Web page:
Mon | Feb 6, 2023

High praise for Black River Hospital service

Published:Wednesday | April 7, 2010 | 12:00 AM
An elderly woman is attended to by Dr Kirk Moses (right), who is stationed at the Accident and Emergency Department at the Black River Hospital. Nurse Hazel Henry (second left) assists with the process while Patients' Affair Officer Cheryl Anderson looks on. - Contributed

MANDEVILLE, Manchester:

Public hospitals are not strangers to harsh criticism, especially after the implementation of free health care in 2008 and the mad rush and service-delivery collapses which have ensued.

But the Black River Hospital in the St Elizabeth capital has received kudos for its customer service.

Evan Chen-Lyn, whose husband was hospitalised there for four months in 2009, described health care at Black River as "exceptional".

"The truth is, I didn't know that we had such doctors and nurses in St Elizabeth, and I would recommend them to anyone. I don't know that there can be a better service, anywhere," she said.

Her observation was corroborated at a recent monthly meeting of the St Elizabeth Parish Council, as Black River Mayor Jeremy Palmer commended the hospital's staff for their "humane and prompt" responses.

High level of care

"On several occasions I have visited there, unannounced, to deal with relatives and persons who I knew had been admitted and, I must say that each time I am overwhelmed by the level of care that they give to patients," the mayor said.

Palmer called for fellow councillors to support the facility.

Councillor for the Siloah division, Audie Myers, said he, too, was impressed with the running of the hospital.

"The workers there, I would say, are a special set of persons who are motivated in what they do," he observed.

Chief executive officer (CEO) of the hospital, Diana Brown, says that customers' satisfaction comes from teamwork and the ongoing customer service training for staff members.

"And we have learnt to work with and offer the best care, with the little that we have. We seek, as much as possible, to be customer focused.

"Our customers are central to our work and, at all times, they must leave feeling that this institution is a place of care and professionalism," the CEO said.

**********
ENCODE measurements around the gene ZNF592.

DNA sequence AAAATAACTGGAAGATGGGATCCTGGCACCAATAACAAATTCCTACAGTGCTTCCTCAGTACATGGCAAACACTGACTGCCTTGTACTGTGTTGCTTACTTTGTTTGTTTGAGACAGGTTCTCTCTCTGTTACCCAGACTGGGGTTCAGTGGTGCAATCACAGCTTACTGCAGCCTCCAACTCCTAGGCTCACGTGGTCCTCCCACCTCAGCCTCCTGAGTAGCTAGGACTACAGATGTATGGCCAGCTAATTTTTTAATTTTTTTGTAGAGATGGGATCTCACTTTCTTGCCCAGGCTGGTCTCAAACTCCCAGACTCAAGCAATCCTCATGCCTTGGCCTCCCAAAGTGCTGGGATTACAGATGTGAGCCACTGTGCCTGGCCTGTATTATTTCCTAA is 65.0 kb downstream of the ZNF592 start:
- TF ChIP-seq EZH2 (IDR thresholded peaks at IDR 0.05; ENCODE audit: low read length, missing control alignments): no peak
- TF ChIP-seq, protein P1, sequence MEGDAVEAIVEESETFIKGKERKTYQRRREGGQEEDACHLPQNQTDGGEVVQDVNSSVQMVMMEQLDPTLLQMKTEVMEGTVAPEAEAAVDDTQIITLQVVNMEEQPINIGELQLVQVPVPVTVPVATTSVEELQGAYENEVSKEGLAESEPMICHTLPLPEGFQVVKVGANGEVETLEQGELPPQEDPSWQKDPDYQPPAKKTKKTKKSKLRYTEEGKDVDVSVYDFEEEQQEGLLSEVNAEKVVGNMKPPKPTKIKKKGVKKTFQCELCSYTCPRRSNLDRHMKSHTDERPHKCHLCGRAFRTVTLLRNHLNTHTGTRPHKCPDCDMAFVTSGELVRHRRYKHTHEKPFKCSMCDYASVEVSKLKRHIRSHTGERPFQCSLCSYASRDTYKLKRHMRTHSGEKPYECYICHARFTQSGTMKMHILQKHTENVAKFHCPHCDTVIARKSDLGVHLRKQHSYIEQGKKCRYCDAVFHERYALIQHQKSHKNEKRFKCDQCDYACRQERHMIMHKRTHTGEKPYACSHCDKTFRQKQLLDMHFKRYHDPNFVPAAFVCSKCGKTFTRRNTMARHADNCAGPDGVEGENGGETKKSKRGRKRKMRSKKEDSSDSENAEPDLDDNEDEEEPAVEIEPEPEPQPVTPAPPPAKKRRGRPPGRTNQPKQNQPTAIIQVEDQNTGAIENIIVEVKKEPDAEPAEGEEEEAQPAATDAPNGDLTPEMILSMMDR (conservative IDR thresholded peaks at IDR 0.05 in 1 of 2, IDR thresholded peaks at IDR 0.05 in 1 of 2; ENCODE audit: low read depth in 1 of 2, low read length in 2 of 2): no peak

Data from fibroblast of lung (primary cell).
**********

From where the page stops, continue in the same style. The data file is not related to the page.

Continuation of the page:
Offering private health care

Tourism stakeholders have put forward the idea of the hospital offering private health care to the growing south-coast hospitality trade.

"There was a private ward there, and if a group of entrepreneurs could finance a private wing, look at the scenery and the charming staff, it would take off," stated president of the Friends of the Black River Hospital, Eleanor Evans.

Brown said the Friends of the Black River Hospital group has provided valuable support, including a recent $2-million refurbishing of the male ward.

"They are quite a supportive group, and I am proud of my friends. They are involved in making our customers at ease when they come here and they offer gifts that are meaningful to us," she said.

"We felt that we could make a difference at the Black River Hospital and the community of St Elizabeth. When we see a need, we go ahead and try to meet it, that is how we operate," said Evans.

The hospital's site was used in the 18th century as an auction ground for slaves. In the early 19th century, the Royal British Army built barracks to house their men there. In 1856, the premises became the first site for Munro College.

The hospital is a Type C facility, which operates under the Southern Regional Health Authority. The 97-bed hospital serves just under 5,000 inpatients and more than 30,000 outpatients each year.

Through National Health Fund grants worth more than $50 million, the Black River Hospital was recently upgraded and equipped.